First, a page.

Saturday, July 20, 2013



Oslob is not one of those familiar names like Cozumel, Grand Cayman and Bonaire that resonates in the SCUBA diving community.

Oslob is a tiny town on the beach on the island of Cebu in the Philippines.  It is close to Dumaguete, a place that is very hot now in SCUBA diving circles.  Dumaguete will get even hotter once the word gets out about the Whale Sharks.

At the moment, in 2013, the chances are very good to see whale sharks on most every attempt, but this could change.  Not many places in the world can claim a record like that.  The reason is outright bribery.  The local fishermen are feeding the Whale Sharks plankton.

The sharks apparently like it and show up in the morning for a lazy dose of “shrimp soup.”  On our encounter, we saw a total of six Whale Sharks in 45 minutes of snorkeling.  One should consider themselves lucky if you have ever seen ONE Whale Shark, this was an embarrassment of riches.  A bucket list experience for sure.  Whale Sharks are the ocean's largest fish, completely harmless and get up to 45' long and weigh over 20 tons.  Photos are shown at the bottom.



Since the sharks are right at the surface, there is no need for strobes, indeed they are prohibited.


Since the Whale Sharks are BIG, we saw individuals from 15’ to 30’, use the widest lens you have.  I used a 10mm Tokina fisheye to get full fish pictures.


Being able to shoot over / under split shots of the fisherman feeding the Whale Sharks from their outriggers is a big part of telling the story of why everyone is here.

A DSLR housing is preferred since you can put an 8” Dome port on it.  The 8” dome port takes full advantage of the Wide Fisheye angle with edge to edge sharpness.  The second reason to use it is that it makes taking over / underwater split shots possible.


Under most circumstances, I am a fan of using ONE SHOT drive mode.  However, for this dive, it is best to put the camera in high speed burst mode.  When taking split shots, the ocean does not sit still while you calmly compose.

To shoot decent over/under split shots, you must take a lot of pictures and high speed mode will help your chances of getting the effect you intend.  Start with the camera held just above the waterline, press and hold the shutter down and slowly lower the camera until almost submerged.  

My camera has a buffer of nine RAW shots like this, so I can shoot this sequence in about two to three seconds.  The camera must “rest” in between to regain its computer buffer and "catch its breath."   During the 45 minutes, I shot about 350 photos.  Many were clearly poor, but I got enough to choose from using this technique.

Using SCUBA for most of the trip, I used 10 pounds on the weight belt with my 3mm wetsuit, 2/3mm neoprene gloves and 3mm neoprene beanie.  This being a snorkel only dive, I set up a weight belt with 3 pounds on each side to let me dive easily.  This was perfect to allow me to get to 15’ – 20’ which is near the sand bottom.

We left Atlantis Dumaguete about 7am.  It takes about two hours to get to Oslob.  After a bus ride, a ferry ride and another bus ride, the whale sharks are a relatively short distance from the beach, you can actually swim to them.  You will be in relatively small outrigger canoes, have your fins ready to pop on at a moment’s notice.  Sit at the front or the back of the canoe to make entry easier.  Turn on the camera on the surface and be prepared to enter the water quickly with minimal splashing. This is generally good behavior when diving period.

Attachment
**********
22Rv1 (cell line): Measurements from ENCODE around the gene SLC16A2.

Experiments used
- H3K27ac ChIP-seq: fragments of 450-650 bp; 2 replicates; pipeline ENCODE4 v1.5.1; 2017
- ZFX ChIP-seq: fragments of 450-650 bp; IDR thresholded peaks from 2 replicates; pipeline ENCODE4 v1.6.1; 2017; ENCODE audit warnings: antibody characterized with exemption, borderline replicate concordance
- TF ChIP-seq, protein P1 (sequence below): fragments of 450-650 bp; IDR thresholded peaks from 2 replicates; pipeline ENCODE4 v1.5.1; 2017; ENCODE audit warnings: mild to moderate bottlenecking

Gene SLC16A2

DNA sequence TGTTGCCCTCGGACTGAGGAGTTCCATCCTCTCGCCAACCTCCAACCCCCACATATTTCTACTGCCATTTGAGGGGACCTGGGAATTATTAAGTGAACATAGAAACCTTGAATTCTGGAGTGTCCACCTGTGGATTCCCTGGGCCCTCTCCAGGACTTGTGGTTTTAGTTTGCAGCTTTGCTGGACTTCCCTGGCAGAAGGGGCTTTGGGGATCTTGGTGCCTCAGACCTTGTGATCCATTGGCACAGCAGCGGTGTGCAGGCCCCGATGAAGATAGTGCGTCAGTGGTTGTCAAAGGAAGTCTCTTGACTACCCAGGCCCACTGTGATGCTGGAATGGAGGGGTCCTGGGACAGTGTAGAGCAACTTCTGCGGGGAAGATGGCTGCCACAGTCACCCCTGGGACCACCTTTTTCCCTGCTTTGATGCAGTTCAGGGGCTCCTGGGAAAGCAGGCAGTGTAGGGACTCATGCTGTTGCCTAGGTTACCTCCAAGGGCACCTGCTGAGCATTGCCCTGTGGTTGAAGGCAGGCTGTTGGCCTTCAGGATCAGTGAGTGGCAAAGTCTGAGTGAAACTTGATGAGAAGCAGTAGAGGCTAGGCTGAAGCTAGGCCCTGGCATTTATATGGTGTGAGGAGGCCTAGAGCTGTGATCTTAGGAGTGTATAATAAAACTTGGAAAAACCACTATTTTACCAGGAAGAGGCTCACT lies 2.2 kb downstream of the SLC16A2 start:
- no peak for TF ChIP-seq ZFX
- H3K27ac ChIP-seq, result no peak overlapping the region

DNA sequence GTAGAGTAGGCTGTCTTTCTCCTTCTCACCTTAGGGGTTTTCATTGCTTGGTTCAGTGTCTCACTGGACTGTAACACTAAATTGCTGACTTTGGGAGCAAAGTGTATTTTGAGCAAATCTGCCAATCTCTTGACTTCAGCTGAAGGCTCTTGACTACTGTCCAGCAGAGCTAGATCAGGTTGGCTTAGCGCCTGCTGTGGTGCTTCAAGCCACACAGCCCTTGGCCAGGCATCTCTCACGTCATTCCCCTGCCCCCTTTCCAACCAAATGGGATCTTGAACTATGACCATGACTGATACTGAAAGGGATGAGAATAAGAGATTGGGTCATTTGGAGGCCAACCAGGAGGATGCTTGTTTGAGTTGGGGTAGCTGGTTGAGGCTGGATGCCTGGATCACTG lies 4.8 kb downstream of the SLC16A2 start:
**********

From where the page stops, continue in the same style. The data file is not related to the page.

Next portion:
First one in the water in the area gives you immediate shooting advantage with fewer divers in the water.

General situational awareness of where the sharks are, is good to avoid surprises but also to avoid injury or scrapes to you or the sharks.  Bumping into a many-ton animal is not pleasant for either party.  Entering on top of a shark is considered bad form and will get you entered in the diver's book of dopes.

Generally, you can get good shots from about three to five feet from the side of the sharks.  You will want to be at least four feet away when swimming in front to the sharks to avoid hitting them with your fins.  You will not get scooped up by the sharks as you do not in any way look like a shrimp.  

The fish cruise slowly but can suddenly gain speed.  As the fish in Oslob are there to be fed, a great many of your pictures will show Whale Sharks at a 45 degree angle with their mouth near the surface and tails near the sandy bottom.  Try to get pictures of the sharks cruising between fish feeders for a more natural posture.

How much longer will the interaction be around?  Cannot say with any certainty.  As any place around the world, when people and animals interact, there will be strong opinions generated that do not necessarily approve of the interaction.  Google the controversy to see how soon you want to go see the sharks.

Apologies if the captions do not line up correctly below.  This is a Google Blogger special feature.  All look perfectly aligned when I view the post in editing in either Firefox or Chrome.  It is worth the price Google charges me.  $0.00  If you are thinking of a Blog Platform, I think Wordpress is the way to go.  It is just too painful for me to switch.

Establishing shot

Shooting upward

Circus shot (too many divers)

 Multiple Sharks - Five Whale Sharks
  Multiple Sharks - Four Whale Sharks
 Accidental Humor (no photoshop used)

Frontal shot with Remora below

Split shot

Top Shot w/ many remoras upside down on left pectoral fin

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